It’s been no secret that the music industry has been struggling over the past couple decades. After years of spiraling album sales, the industry hit a new low in 2016, with just over 100 million units sold — a nearly 14 percent decrease from the previous year, reflecting declines in both physical and digital album sales.
That’s not the whole story, of course. The music industry’s sluggish sales gave way to music streaming, which overtook physical music in terms of revenue last year. With streaming music’s revenues skyrocketing to $6.6 billion — representing growth of 41 percent — the music industry has championed streaming as its new golden goose.
This is a good change — the music industry lost billions by fighting the shift to streaming. By focusing on CDs and digital downloads, never mind the fact that CDs saw an 84 percent decline in sales over a decade, the industry found itself “fighting over pennies while waving goodbye to dollars,” as The New York Times pointed out.
Musicians Take the Hit
This sea change of embracing the technology the music industry once feared hasn’t necessarily paid off for musicians, however. Music manager Troy Carter told TechCrunch that labels are hoarding the royalties earned through streaming, keeping more than 70 percent of the fees. The contracts musicians sign with labels are intended to drive revenue for the record labels, not the artists themselves. The common refrain is that for every 20 artists signed to a label, only one is successful — with that math, it makes sense that labels hedge their bets to fund all 20.
Carter believes, however, that streaming payouts could approach CDs’ revenue heyday as more users sign up. Platforms like Repost are making the same bet. The platform, designed to help musicians make a living through their online audiences, works with artists and their teams to monetize their music distribution and promote their work.
Despite the democratization of many platforms and technologies, it’s been incredibly difficult for musicians to monetize their content, and fragmentation is a big part of the problem. “The music industry is way more complicated than it needs to be,” says Repost’s CTO Joey Mason. “Despite all of the advancement in tech, the structures in place on the revenue collection side are incredibly inefficient. To make matters worse, the copyright rules and regulations differ for each territory, so often, it’s not cost-effective to try to collect revenues in certain territories.”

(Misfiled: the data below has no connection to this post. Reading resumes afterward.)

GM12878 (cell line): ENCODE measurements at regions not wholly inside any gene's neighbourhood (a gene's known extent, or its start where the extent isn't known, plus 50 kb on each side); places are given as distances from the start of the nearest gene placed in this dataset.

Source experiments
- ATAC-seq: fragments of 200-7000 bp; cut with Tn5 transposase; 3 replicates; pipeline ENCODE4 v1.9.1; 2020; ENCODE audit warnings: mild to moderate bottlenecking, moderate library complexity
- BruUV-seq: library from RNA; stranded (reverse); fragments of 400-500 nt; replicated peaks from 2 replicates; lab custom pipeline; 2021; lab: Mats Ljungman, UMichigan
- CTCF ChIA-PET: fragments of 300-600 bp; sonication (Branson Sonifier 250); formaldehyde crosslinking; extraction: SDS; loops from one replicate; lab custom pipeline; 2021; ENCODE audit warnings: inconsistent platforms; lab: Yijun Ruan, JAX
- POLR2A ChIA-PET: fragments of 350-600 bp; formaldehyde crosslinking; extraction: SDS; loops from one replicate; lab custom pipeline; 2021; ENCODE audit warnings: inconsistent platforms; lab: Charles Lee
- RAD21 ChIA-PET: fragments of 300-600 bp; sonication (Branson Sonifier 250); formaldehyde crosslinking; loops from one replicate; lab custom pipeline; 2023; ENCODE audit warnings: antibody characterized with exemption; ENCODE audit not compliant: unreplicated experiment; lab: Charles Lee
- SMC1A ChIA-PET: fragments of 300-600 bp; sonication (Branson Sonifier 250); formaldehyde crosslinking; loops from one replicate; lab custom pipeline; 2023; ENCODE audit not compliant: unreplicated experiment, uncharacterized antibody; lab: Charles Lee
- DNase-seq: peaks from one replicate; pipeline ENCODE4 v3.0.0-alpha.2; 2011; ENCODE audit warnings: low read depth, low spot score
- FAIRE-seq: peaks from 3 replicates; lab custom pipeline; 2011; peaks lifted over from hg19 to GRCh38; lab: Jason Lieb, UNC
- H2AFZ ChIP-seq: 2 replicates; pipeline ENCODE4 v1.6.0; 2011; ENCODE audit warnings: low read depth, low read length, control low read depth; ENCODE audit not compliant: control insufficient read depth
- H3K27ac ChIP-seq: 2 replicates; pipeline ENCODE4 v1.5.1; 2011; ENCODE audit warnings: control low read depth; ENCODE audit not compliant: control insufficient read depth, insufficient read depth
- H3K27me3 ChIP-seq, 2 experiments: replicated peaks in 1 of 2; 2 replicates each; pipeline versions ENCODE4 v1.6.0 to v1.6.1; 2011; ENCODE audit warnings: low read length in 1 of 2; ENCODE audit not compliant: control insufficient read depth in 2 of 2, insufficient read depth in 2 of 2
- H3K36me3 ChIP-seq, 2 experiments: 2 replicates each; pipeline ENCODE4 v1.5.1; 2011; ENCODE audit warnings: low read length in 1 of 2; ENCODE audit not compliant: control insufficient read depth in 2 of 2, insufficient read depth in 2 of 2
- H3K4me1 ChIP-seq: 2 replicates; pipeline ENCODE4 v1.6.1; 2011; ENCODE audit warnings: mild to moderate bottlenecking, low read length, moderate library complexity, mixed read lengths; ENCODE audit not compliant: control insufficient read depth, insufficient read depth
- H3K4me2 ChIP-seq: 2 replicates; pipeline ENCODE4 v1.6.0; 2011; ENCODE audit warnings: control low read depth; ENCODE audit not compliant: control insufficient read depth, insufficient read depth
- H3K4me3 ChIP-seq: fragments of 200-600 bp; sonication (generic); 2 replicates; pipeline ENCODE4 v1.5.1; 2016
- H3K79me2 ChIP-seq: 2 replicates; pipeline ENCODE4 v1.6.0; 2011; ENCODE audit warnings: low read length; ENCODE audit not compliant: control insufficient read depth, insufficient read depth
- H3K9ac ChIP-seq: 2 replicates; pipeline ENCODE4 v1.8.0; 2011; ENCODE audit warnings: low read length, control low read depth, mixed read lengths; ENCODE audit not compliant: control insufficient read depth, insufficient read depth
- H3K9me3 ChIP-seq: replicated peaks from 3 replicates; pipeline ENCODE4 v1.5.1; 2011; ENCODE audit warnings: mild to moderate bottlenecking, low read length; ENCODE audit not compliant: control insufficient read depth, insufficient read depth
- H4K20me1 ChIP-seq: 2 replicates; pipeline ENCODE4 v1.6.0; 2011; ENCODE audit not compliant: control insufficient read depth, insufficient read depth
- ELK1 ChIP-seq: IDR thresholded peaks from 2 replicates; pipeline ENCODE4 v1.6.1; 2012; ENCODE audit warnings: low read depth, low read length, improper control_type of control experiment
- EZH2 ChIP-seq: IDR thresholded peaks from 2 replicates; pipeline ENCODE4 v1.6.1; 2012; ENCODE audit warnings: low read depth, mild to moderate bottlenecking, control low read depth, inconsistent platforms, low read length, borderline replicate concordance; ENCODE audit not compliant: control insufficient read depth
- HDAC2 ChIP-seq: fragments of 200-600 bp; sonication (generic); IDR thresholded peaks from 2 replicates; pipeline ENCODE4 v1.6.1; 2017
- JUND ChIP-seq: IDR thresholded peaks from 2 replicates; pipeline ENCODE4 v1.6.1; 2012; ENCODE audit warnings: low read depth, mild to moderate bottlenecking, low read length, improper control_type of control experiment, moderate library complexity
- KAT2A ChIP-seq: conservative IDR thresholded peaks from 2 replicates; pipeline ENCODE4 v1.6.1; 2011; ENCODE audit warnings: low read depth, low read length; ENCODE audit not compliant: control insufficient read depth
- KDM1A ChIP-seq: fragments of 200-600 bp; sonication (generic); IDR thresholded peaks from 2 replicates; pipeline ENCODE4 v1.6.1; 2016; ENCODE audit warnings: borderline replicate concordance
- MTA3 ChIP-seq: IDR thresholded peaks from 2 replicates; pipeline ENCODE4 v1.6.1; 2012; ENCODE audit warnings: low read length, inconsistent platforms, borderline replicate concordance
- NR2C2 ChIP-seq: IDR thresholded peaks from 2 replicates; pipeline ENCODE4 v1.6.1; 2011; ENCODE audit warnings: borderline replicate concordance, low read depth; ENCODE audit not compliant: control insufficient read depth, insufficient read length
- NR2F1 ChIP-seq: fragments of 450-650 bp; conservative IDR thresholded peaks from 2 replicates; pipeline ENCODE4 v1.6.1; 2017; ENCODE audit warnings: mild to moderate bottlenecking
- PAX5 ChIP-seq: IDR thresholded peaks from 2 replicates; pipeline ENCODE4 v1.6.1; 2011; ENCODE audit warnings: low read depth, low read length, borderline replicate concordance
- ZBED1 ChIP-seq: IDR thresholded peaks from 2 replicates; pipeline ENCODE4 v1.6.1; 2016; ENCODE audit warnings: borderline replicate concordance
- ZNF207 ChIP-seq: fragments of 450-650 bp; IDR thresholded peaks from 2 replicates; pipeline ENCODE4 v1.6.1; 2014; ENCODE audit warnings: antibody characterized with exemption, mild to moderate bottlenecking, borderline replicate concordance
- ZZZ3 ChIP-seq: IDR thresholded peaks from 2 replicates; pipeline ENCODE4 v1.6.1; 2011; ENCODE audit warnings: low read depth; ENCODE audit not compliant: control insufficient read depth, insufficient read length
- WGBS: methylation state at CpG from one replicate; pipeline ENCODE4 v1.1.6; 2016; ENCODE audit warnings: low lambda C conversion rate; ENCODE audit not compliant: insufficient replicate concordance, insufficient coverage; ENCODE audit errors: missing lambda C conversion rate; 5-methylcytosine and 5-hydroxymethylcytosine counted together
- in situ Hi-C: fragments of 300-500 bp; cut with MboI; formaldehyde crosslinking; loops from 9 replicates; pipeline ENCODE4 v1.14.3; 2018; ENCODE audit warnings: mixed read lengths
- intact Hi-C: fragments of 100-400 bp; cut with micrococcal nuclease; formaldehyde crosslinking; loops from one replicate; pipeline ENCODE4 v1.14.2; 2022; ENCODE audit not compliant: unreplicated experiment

Mason says that for artists, this problem is compounded by the fact that there’s no seamless way to collect all of their earnings. They’d have to work with multiple entities — performing rights organizations, publishers, labels, distributors — to collect every cent they’ve entitled to. This forces artists to spend more time developing business skills than creating new music.
Consolidating an Entire Industry
When Mason and his co-founder, CEO Jeff Ponchick, built Repost, they aimed to eliminate as many of the distractions for artists as they could. They recognized that most of the artists they spoke to struggled primarily in terms of exposure — they hit a wall as independent musicians and needed help getting to the next step. These independent musicians then faced a laundry list of tasks: optimize music on every platform; earn press write-ups; find promotional outlets; collect checks from SoundCloud, YouTube, etc.
Seeing how confusing and draining this was for artists, Repost built itself as a one-stop shop for doing everything. By eliminating multiple distribution and payment touchpoints, the platform also removed the burden of dealing with a variety of infrastructures, accounting practices, and more.
“A lot of people don’t know the difference between a music distributor and a record label,” Ponchick says. “For a distributor, we’d be seen as insanely expensive, taking 30 percent of artists’ money while others take 5 percent. But we offer label services and marketing the way a record label does, without taking any ownership of the music itself. It’s a way to make it OK to remain independent, for musicians to avoid signing with a label. They can make $20,000 to $30,000 per month and retain ownership.”